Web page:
The broad goal of the project is to understand the mechanisms by which RNA binding protein RBM3 regulates gene expression at the posttranscriptional level of mRNA stability and translation in cancer cells. We have identified that overexpression of the protein causes a normal cell to undergo a transformed phenotype resulting in the cells forming tumors in immunocompromized mice. On the other hand, knockdown of RBM3 expression results in cell death due to mitotic catastrophe. RBM3 interacts with HuR and hnRNP A1, and with AU-RNA sequences to enhance mRNA stability and translation of AU-rich transcripts such as COX-2, VEGF and IL-8. In addition, RBM3 overexpression increases the activation of the mammalian target of rapamycin protein in a Notch dependent mechanism. We have also identified microRNAs regulated upon RBM3 overexpression, including downregulating one that inhibits its own expression. Our studies also suggest that RBM3 is regulated at the posttranslational levels of phosphorylation, ubiquitination and SUMOylation. Based on these observations, we propose three specific aims.
In Aim 1, we will determine the mechanism by which RNA binding protein RBM3 regulates gene expression. Here, we will identify the RNA sequences that interact with RBM3. In addition, we will determine the sequenced in COX-2 3'UTR that are required for RBM3-mediated COX-2 mRNA stability and translation. We will also identify the role of HuR and hnRNP-A1 in the process.
In Aim 2, we will determine the residues in RBM3 that undergo phosphorylation, ubiquitination and SUMOylation by mutagenesis. We will also determine the effect of the mutants on mRNA stability and translation.
In Aim 3, we propose to determine the mechanisms by which RBM3 induces tumorigenesis. We will use an xenograft cancer model to determine the role of mTOR and Notch pathway in RBM3 mediated tumorigenesis. Also, the role of microRNAs in the tumorigenesis will be determined. Completion of these experiments should give us a better understanding of how the RNA binding protein RBM3 functions in normal epithelial cells, and whether changes in the RBM3 expression that is observed in tumor cells is responsible for tumor behavior.

Public Health Relevance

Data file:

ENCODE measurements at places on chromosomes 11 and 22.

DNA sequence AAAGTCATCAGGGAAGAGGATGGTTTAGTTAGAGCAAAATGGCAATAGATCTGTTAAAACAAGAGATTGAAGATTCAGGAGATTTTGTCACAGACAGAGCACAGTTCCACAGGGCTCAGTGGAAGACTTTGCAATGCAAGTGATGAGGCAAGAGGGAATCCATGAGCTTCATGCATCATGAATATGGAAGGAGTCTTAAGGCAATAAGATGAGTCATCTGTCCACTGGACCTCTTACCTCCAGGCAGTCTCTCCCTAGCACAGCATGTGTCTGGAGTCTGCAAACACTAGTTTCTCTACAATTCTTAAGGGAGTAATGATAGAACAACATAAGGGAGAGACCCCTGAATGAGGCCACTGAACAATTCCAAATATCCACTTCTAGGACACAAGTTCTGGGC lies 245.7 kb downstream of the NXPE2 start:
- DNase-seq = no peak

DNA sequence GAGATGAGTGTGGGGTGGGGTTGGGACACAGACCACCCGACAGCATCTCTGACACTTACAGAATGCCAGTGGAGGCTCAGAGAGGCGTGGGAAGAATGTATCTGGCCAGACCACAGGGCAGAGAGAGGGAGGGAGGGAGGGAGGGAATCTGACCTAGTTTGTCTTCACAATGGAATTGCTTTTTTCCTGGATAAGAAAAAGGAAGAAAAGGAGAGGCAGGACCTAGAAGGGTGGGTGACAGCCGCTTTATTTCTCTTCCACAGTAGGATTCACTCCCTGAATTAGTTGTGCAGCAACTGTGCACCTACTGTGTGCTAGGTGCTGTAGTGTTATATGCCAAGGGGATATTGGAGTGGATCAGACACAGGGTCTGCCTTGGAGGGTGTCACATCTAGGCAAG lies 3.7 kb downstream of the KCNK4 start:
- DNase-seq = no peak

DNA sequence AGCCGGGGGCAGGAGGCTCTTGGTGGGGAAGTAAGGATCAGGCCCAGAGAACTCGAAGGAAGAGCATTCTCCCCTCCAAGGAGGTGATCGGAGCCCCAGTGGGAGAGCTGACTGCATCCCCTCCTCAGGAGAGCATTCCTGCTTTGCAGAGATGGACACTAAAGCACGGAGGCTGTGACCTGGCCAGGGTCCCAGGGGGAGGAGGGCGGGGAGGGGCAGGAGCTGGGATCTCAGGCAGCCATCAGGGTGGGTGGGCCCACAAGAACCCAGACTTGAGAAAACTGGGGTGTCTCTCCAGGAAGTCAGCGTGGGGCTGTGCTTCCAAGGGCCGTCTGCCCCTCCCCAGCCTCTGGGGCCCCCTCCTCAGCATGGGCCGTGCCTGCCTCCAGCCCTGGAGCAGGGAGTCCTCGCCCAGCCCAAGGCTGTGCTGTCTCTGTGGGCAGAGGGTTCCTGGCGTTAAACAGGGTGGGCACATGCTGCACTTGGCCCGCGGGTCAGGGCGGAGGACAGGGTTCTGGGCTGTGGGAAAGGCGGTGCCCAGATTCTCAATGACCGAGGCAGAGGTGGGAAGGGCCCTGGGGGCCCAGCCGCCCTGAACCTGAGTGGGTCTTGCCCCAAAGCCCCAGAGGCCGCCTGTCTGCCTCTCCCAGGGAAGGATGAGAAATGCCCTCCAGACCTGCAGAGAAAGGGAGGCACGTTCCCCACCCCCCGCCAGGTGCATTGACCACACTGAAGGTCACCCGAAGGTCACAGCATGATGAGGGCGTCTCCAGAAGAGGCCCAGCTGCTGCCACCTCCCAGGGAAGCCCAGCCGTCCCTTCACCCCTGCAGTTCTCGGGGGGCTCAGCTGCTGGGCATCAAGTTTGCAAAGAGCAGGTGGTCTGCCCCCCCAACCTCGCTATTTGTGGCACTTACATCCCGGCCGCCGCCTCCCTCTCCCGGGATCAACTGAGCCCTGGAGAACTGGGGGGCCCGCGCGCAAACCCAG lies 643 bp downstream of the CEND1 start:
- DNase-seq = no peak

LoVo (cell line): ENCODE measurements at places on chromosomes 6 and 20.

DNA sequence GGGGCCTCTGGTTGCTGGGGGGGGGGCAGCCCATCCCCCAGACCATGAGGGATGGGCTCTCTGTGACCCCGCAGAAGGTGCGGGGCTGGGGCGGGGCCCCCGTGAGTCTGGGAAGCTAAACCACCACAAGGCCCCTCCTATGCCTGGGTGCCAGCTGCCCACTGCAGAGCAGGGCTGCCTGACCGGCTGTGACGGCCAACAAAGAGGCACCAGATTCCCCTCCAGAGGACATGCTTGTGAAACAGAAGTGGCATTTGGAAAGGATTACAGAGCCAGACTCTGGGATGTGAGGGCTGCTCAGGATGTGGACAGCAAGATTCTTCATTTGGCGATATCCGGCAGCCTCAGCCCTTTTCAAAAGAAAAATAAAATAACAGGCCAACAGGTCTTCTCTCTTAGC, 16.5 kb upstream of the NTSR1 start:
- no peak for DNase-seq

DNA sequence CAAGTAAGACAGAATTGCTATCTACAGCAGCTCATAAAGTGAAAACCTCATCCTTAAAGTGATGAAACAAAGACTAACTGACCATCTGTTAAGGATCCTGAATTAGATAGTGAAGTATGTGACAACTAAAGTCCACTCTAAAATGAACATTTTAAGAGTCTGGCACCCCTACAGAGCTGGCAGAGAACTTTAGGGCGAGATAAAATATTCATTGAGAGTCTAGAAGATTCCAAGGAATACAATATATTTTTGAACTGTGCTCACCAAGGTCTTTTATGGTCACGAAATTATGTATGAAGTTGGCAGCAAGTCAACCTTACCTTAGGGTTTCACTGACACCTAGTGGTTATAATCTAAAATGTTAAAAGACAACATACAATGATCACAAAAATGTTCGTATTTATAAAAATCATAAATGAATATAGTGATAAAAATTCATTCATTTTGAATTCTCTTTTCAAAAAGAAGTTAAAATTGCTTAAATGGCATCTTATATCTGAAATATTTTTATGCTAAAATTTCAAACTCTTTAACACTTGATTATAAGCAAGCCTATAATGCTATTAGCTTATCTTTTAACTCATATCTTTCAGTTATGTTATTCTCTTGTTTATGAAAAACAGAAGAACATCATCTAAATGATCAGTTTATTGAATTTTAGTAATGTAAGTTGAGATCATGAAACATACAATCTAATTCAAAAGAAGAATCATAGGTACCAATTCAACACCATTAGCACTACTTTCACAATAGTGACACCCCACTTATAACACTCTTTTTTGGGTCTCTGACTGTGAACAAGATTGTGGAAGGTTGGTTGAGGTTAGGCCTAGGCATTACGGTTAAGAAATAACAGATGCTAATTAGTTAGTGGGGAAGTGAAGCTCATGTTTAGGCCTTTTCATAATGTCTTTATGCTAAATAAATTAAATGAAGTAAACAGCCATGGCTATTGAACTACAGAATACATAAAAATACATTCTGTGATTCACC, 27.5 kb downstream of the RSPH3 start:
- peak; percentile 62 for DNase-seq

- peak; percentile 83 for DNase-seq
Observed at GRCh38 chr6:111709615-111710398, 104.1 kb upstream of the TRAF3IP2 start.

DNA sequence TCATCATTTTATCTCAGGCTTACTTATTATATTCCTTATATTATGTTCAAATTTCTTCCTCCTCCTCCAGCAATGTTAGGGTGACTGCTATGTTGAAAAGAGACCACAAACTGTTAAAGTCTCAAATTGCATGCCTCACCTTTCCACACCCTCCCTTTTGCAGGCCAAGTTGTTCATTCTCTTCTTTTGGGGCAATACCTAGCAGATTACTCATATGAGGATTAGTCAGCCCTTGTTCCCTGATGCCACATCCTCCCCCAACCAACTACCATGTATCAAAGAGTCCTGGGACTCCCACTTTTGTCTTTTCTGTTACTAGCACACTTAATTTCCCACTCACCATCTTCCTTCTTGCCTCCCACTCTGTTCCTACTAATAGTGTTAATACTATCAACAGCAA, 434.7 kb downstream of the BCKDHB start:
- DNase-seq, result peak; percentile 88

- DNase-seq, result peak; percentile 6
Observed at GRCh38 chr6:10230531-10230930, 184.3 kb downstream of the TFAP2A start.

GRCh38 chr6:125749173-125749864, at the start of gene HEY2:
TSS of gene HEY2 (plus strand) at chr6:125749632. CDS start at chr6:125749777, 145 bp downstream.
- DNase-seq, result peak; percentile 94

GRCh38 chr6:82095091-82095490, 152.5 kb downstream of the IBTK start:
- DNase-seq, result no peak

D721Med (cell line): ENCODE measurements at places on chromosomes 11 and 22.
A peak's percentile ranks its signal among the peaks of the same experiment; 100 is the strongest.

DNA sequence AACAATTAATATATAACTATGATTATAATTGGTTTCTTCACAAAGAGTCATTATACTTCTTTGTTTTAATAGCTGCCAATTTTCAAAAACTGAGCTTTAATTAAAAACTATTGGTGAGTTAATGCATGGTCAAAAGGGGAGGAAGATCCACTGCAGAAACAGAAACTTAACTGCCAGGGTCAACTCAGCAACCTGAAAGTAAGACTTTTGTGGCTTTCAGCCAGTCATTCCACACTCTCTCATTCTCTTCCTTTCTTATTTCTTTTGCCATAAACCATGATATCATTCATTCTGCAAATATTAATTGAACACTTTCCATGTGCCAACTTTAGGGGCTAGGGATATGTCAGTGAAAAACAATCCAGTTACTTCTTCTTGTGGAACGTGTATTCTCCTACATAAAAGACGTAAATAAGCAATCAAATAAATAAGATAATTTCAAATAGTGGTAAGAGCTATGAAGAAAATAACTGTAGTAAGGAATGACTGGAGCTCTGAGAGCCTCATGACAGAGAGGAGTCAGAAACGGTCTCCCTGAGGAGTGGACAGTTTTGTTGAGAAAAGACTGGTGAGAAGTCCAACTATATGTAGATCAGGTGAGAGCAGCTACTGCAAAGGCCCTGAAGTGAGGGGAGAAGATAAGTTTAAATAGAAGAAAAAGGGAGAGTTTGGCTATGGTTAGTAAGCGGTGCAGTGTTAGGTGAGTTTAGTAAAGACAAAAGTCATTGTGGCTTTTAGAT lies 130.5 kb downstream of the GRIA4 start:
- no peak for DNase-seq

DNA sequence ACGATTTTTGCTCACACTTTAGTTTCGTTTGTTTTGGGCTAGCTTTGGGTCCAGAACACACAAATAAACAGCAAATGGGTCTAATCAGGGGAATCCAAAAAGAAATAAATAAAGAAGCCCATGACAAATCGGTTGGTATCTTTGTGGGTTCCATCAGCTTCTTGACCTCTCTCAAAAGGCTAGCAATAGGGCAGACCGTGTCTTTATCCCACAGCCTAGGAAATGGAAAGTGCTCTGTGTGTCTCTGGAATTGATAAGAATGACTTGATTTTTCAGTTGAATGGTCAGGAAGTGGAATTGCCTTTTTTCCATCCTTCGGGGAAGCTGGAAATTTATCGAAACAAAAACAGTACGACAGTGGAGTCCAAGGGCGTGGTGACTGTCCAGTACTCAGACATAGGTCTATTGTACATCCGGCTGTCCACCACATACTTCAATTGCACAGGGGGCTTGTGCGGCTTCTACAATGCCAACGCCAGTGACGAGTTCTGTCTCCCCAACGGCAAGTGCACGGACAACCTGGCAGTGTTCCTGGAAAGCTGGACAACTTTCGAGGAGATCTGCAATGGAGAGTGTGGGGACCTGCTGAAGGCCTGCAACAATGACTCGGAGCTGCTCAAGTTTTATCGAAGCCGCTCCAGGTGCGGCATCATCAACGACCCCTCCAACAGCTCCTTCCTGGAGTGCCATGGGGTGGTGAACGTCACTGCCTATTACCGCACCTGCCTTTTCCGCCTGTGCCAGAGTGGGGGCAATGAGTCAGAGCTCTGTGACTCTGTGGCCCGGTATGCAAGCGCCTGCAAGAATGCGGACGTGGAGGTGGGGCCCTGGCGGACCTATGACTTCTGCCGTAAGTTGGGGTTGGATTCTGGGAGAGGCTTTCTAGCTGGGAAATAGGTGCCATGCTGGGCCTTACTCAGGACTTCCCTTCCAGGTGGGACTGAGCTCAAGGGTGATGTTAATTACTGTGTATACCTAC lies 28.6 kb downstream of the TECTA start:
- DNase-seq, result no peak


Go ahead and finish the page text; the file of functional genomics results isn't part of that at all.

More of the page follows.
Cancer is the leading cause of death in the United States. Understanding how the normal cell progresses to a cancer will aid in our developing novel therapies for this dreaded disease. We have identified a protein, RBM3 whose expression is increased in cancer cells. Overexpressing RBM3 protein causes a normal cell to become transformed into a cancer cell. Our current proposal deals with identifying mechanisms by which RBM3 expression is regulated, and also how RBM3 induces tumorigenesis. We expect that the work will lead to a better understanding of the tumorigenesis process which should subsequently lead to novel methods to stop or slow down tumorigenesis.

Agency
National Institute of Health (NIH)
Institute
National Cancer Institute (NCI)
Type
Research Project (R01)
Project #
5R01CA135559-05
Application #
8444646
Study Section
Cancer Etiology Study Section (CE)
Program Officer
Strasburger, Jennifer
Project Start
2009-04-01
Project End
2014-01-31
Budget Start
2013-02-01
Budget End
2014-01-31
Support Year
5
Fiscal Year
2013
Total Cost
$283,799
Indirect Cost
$94,600
Name
University of Kansas
Department
Physiology
Type
Schools of Medicine
DUNS #
016060860
City
Kansas City
State
KS
Country
United States
Zip Code
66160
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He, Zhiyun; Subramaniam, Dharmalingam; Zhang, Zhongtao et al. (2013) Honokiol as a Radiosensitizing Agent for Colorectal cancers. Curr Colorectal Cancer Rep 9:
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He, Zhiyun; Subramaniam, Dharmalingam; Ramalingam, Satish et al. (2011) Honokiol radiosensitizes colorectal cancer cells: enhanced activity in cells with mismatch repair defects. Am J Physiol Gastrointest Liver Physiol 301:G929-37
Ali, Naushad; Allam, Heba; May, Randal et al. (2011) Hepatitis C virus-induced cancer stem cell-like signatures in cell culture and murine tumor xenografts. J Virol 85:12292-303
Anant, Shrikant; Houchen, Courtney W; Pawar, Vaibhav et al. (2010) Role of RNA-Binding Proteins in Colorectal Carcinogenesis. Curr Colorectal Cancer Rep 6:68-73

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